Buddy, Can You Give Me a Lift to the Doctor?

Ed Tobias avatar

by Ed Tobias |

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Is getting from home to a healthcare appointment a pain in the butt for you? Do you have to search for someone to take you? Do you haul yourself into your car and hope that you can find a nearby parking spot? Is public transportation impossible to find where you live?

It’s such a hassle that as many as 30 percent of patients may be skipping their medical appointments due to transportation issues. That, obviously, isn’t good for the health of those patients. A New York Times story reports that missed visits are also costing healthcare providers billions of dollars each year in lost revenue.

Coordinated travel

Recently, I wrote about the need for better coordination of our healthcare. This column is about coordinated healthcare travel. A company called Circulation is one of a number of new businesses that are using web technology to coordinate patients, healthcare facilities, and transit providers. John Brownstein, PhD, a professor at Harvard Medical School and a researcher at Boston Children’s Hospital, is Circulation’s co-founder. He told the MM&M website, “Getting people to appointments is [crucial] because there are very critical interventions as part of that appointment.”

Here’s how the Circulation system works:

  • A healthcare office calls a patient to confirm an appointment. The patient says they don’t think they can make it because they can’t find a ride.
  • The healthcare office books a ride for the patient using Circulation’s online platform. Rides can be booked on-demand or scheduled days, weeks, or months in advance of a patient’s appointment.
  • Circulation matches the patient with a vehicle based on that patient’s needs, and what vehicles are available. It might be an Uber or a Lyft, or it might be a special-needs vehicle.
  • Once the ride is ordered, Circulation sends text or phone reminders about the ride status.
  • The patient is picked up at home and taken to the healthcare office. Later, the patient can be taken back home after the appointment.

Similar services are offered by other companies, such as RoundTrip and Kaizen Health. With RoundTrip, a patient can log on to its portal and book a ride himself. The ride also can be tracked online, giving a relative waiting back home some peace of mind.

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Who pays?

Medicare, Medicaid, and some private insurance companies may pay the cost of the rides. Some of these ride coordination companies have forged associations with Lyft and Uber to obtain discounts.

Some Blue Cross and Blue Shield companies have partnered with Lyft, hoping that providing rides will reduce the number of appointments that policyholders have. “Many Americans live in areas where medical care is beyond the reach of walking, biking, or public transportation. As a result, they struggle to access critical health care services, even when they have health insurance,” says BCBSA’s chief medical officer, Trent Haywood. “We are committed to addressing issues like transportation that are inextricably linked to health outcomes, yet can’t be tackled through health care resources alone.” So, they’re arranging for no-cost rides.

Getting to the doctor is only part of it

There’s more to come, says Circulation’s Brownstein, telling MM&M, “There are so many opportunities across the spectrum of logistics. … That broader set of help could include prescription delivery or medical equipment.”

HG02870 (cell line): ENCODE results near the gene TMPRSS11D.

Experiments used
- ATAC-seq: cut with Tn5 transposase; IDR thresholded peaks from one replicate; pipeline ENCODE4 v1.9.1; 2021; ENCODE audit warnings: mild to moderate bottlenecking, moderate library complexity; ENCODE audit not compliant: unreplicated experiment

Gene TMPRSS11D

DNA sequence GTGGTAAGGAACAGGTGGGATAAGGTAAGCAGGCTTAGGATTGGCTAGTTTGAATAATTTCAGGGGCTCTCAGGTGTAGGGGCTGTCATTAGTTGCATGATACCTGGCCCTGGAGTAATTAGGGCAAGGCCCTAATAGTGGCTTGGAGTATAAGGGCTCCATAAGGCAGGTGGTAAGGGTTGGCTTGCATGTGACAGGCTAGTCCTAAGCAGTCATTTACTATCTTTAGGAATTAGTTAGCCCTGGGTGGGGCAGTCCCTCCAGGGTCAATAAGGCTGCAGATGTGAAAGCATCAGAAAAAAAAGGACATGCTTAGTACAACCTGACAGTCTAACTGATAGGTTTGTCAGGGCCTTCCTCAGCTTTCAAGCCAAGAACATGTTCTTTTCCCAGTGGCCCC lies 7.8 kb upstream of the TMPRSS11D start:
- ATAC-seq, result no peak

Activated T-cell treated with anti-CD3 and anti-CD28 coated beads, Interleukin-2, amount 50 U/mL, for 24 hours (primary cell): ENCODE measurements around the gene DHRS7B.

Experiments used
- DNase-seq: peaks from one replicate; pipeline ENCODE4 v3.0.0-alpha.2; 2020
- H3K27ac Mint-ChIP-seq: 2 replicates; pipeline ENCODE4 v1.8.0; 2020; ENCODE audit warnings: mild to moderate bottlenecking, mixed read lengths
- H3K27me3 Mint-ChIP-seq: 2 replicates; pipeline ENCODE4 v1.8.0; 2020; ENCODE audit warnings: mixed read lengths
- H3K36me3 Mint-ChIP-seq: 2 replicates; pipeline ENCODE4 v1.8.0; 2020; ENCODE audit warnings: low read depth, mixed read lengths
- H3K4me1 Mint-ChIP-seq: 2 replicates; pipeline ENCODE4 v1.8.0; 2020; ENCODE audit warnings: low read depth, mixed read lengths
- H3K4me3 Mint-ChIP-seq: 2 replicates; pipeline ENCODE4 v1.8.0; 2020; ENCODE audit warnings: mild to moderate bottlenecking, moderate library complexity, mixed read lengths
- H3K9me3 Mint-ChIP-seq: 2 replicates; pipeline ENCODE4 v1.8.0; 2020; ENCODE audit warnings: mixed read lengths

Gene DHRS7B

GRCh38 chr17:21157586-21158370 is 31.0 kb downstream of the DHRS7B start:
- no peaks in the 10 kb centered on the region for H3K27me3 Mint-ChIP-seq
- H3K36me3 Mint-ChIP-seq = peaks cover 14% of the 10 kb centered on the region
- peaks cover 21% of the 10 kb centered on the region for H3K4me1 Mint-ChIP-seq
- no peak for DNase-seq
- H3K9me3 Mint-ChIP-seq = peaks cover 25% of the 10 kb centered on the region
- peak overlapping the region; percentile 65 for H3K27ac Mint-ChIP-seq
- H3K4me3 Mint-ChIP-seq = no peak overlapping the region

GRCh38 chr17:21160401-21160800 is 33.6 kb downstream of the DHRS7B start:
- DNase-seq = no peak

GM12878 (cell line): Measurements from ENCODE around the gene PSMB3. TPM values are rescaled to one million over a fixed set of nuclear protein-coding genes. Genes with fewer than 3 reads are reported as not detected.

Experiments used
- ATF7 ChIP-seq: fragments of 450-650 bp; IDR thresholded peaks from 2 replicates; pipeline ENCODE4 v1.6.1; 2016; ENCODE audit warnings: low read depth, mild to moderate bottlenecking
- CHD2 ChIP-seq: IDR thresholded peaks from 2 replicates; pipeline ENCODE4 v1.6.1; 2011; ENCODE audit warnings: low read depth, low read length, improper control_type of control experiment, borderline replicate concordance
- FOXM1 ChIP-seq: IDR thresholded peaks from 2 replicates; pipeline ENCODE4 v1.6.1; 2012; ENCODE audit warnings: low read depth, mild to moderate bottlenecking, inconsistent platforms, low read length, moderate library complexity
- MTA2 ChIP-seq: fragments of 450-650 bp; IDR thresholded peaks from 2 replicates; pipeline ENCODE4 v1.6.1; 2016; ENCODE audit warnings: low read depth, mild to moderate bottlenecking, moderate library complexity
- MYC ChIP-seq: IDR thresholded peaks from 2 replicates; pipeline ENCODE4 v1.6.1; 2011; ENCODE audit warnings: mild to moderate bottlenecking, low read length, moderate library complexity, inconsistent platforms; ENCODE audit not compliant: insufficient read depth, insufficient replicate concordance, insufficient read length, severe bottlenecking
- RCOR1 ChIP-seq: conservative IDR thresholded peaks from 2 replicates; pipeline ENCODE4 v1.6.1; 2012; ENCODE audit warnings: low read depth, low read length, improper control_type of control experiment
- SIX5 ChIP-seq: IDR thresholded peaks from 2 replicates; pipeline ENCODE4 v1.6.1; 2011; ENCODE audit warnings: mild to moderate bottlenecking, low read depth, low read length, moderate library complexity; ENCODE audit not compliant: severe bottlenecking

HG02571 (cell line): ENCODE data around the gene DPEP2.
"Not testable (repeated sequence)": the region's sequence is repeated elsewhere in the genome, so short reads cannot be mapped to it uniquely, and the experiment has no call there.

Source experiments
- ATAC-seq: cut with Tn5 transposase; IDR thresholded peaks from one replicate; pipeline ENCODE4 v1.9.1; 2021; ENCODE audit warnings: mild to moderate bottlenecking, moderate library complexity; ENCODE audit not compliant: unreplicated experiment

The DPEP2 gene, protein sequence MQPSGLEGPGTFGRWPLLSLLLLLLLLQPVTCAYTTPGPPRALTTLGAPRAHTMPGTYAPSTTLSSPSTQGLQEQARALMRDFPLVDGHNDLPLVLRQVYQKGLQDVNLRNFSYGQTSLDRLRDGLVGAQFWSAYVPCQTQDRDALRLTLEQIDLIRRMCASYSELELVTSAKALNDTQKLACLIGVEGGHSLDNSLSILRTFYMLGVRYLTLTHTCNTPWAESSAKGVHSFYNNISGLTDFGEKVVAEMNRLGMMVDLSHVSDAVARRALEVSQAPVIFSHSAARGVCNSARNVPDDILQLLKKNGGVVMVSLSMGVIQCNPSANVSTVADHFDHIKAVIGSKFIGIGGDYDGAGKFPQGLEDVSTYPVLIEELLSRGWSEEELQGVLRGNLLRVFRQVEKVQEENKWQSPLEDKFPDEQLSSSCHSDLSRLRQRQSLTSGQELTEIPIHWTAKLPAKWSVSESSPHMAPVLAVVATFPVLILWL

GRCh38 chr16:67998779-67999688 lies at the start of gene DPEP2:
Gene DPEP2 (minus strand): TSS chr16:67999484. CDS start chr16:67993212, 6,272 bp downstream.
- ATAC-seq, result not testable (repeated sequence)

Unless I’m missing something, it sounds like an idea where everyone wins.


Note: Multiple Sclerosis News Today is strictly a news and information website about the disease. It does not provide medical advice, diagnosis, or treatment. This content is not intended to be a substitute for professional medical advice, diagnosis, or treatment. Always seek the advice of your physician or other qualified health provider with any questions you may have regarding a medical condition. Never disregard professional medical advice or delay in seeking it because of something you have read on this website. The opinions expressed in this column are not those of Multiple Sclerosis News Today or its parent company, BioNews Services, and are intended to spark discussion about issues pertaining to multiple sclerosis.


Cindy Winters avatar

Cindy Winters

I live in a rural area with no public transportation. Due to MS, I no longer drive. Putnam Aging (substitute your county name) is a federal program widely offered throughout the country. They provide transportation to medical or therapy visits, to senior centers, or grocery stores. They ask for a donation if you are able. If not, just say thank you. This is a valuable resource provided by your federal tax dollars.

Peggy avatar


BEST IDEA EVER!! SHARE NEWS LEAVE brochures at Dr or have staff share with patients. My Mother who lives in a rural area and has had a stroke its great for her! (I have MS & have husband to take me)
But may need this.



Iowa is fortunate that the State has designated 35 Public Transit Systems so that there is public transit access to all 99 counties in the State. More states need to ensure people have access to get where they need to go. Build it and they will come is a great quote - however, what good is a program, or service or facility if the people who need it can't get there? We are fortunate enough to serve 7 counties in Central Iowa, and we stay connected and realize we make a difference especially with quality of life, independence, freedom and choices.

Ed Tobias avatar

Ed Tobias

Hi Julia,

That's great. Thanks for sharing.



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